CHASo you think you want to -- you may get killed before you have chance to open the register. Then you put up this glass. And I said, oh, OK. I'm sorry that has happened. But -- so that was -- those were some of the responses I've gotten from retailers have that. And also, if you go to -- I think it's a police station on Indiana Avenue, 3rd and Indiana Avenue. When you go over there to pay your bills in the cashier's desk, there is bulletproof glass.
CHAAnd the -- also, building in DCRA, where you pay for your license fee, et cetera, and you go over there to pay the cashiers. I think they work behind the glass. You pay through this little cubbyhole. So I'm not sure if the people with all the -- they can afford all the security in the world, they could afford that, have those. And the people there are out on their own...
FISHERBut you've managed to do business successfully without any of that. And have you had problems with crime in your store?
CHANo. We have found this formula that worked for us. Our cash register and all the valuable has to be clearly visible from the street and have -- just let people know that they are being carefully watched. We do have a good security system there. And also, we treat people with respect. And we're hoping that that they would respect us back, and that has worked.
FISHERYes, Barbara. Go ahead.
LANGI just wanted to also respond to the caller around common courtesies, particularly in the retail environment. And one of the things that all businesses need, particularly small businesses, whether it be African-American, whether it be Asian-owned businesses, and that is customer service and how you treat your customers.
LANGAnd, you know, one of the things that we do in the chamber, but those services also exist in Ward 8 through the Small Business Development Center, or the Anacostia Development Center that's run by Butch Hopkins over there to teach small businesses how to do certain things. And we offer those services at the chamber, but they are right there in Ward 8. And we are very supportive and try to help support that as well because many times, you may have an idea that you want to be an entrepreneur and you may have a skill set in certain area.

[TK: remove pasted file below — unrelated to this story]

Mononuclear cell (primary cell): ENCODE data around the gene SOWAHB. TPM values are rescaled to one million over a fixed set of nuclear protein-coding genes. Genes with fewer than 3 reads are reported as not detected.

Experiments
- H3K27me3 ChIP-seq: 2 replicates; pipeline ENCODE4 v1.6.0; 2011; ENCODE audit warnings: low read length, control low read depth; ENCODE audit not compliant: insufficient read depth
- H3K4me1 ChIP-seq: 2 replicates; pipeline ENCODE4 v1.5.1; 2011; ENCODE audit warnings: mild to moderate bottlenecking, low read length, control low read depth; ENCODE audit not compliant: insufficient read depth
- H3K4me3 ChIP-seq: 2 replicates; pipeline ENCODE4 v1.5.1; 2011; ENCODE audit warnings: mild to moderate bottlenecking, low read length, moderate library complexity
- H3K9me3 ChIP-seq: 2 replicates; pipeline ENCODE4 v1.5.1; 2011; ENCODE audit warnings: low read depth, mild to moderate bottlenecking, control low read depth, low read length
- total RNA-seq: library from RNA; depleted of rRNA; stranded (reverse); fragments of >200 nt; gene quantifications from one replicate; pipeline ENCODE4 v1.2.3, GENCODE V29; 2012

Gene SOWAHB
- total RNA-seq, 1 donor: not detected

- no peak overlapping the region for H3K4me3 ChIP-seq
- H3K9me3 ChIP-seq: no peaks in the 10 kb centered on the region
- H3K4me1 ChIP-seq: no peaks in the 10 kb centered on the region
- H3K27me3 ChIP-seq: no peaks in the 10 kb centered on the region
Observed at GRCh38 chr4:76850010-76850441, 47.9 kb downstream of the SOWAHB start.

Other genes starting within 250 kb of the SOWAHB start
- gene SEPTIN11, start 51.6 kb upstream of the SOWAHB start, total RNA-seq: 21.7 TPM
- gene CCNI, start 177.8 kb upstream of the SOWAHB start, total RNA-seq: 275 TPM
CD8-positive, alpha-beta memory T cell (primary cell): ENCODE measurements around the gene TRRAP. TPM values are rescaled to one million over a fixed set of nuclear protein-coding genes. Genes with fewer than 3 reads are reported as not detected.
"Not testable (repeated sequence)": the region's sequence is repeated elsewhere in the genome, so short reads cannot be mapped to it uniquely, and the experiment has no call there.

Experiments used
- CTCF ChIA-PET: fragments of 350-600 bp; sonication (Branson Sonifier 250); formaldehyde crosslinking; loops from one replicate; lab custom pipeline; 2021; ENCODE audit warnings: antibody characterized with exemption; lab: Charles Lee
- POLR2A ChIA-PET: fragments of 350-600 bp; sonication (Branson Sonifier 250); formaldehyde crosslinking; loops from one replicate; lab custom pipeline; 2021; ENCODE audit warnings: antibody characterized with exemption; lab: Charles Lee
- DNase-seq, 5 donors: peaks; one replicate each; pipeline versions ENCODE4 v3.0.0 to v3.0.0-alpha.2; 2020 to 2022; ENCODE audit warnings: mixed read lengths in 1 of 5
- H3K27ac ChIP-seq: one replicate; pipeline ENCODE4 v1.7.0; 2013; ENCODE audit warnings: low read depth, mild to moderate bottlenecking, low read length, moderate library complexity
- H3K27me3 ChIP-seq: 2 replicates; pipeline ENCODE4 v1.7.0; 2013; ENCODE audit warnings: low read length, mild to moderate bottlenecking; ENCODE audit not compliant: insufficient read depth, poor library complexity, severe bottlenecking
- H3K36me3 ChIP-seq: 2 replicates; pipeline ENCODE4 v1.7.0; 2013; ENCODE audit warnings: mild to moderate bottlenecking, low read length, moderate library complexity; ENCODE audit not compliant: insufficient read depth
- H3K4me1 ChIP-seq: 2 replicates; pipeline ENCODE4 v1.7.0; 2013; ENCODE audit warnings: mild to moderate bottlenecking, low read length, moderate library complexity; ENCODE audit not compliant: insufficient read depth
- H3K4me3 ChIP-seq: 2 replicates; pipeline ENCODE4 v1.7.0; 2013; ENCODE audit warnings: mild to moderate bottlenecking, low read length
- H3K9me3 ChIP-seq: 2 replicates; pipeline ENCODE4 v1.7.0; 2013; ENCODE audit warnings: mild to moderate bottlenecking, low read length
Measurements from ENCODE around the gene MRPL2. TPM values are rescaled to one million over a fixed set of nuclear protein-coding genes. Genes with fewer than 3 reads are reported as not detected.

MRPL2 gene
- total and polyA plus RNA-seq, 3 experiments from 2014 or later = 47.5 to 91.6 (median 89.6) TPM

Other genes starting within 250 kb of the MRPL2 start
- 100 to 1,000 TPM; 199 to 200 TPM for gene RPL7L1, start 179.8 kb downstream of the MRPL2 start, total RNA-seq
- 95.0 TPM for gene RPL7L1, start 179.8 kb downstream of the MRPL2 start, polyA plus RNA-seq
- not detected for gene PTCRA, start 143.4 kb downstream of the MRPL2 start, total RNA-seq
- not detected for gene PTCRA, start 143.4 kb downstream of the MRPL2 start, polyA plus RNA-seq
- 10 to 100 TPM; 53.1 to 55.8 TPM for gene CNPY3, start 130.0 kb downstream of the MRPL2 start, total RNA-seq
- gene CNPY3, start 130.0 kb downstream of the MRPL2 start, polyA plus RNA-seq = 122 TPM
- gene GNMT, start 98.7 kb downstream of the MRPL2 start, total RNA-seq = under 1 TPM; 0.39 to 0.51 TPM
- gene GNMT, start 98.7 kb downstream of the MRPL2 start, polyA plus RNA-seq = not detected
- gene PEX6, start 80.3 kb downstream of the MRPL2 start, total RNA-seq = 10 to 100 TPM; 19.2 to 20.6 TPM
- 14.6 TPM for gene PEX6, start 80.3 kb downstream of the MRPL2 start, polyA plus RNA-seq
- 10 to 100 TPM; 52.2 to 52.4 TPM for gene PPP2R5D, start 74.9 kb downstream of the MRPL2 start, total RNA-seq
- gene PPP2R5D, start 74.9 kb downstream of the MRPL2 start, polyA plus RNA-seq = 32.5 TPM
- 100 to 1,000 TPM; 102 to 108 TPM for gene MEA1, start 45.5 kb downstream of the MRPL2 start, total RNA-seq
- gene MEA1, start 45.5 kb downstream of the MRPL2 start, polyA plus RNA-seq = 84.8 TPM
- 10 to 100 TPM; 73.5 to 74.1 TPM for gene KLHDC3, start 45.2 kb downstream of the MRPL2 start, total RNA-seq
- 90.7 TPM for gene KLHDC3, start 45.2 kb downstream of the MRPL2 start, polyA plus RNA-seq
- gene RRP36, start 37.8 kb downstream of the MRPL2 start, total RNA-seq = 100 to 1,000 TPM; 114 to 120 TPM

LANGBut the whole customer service and how to treat your customers and all of that is not something that people may know -- common courtesies. So those -- they need to take advantage of those services that are in the ward or that are here at the chamber downtown.
FISHERThat's Barbara Lang. She's president and CEO of the D.C. Chamber of Commerce. Now, let's go to Shirley on Capitol Hill. Shirley, it's your turn.
SHIRLEYYeah, I hope I can get in all of my points. But the conversation, in some ways, is very upsetting. Unless you live in a neighborhood where you have a lot of the Korean grocers, you probably don't understand what's happening. I live on Capitol Hill, where I have two stores, not on opposite corners but within a couple of minute's walk of each other. Recently, I -- about a month ago, I returned a can of cranberry sauce that had gone bad.
SHIRLEYAll back in October, I returned a box of (word?) biscuits -- lemon biscuits imported from England. Those were rancid or stale. So I don't return things all the time. But when I went back a month ago and returned the cranberry sauce, I was told, you return things all the time. How -- you know, I was just read the Riot Act, so I said, you give me my money, and I will never come back again. In fact, I had to go out the next -- that day before after I got the bad cranberry sauce, before I went back to get my money back, and go to Harris Teeter and bought the good can.
SHIRLEYThe merchants in the area, some of them are so rude. They're incredibly rude. They don't -- I don't care if you're middle class. I don't care -- whatever. They are really rude. The other thing about -- go out of business if you're rude. Sorry, go ahead.
FISHERAnd do you think that's a racially directed kind of rudeness? Is it -- or based in some sort of racial animus, or is it something else?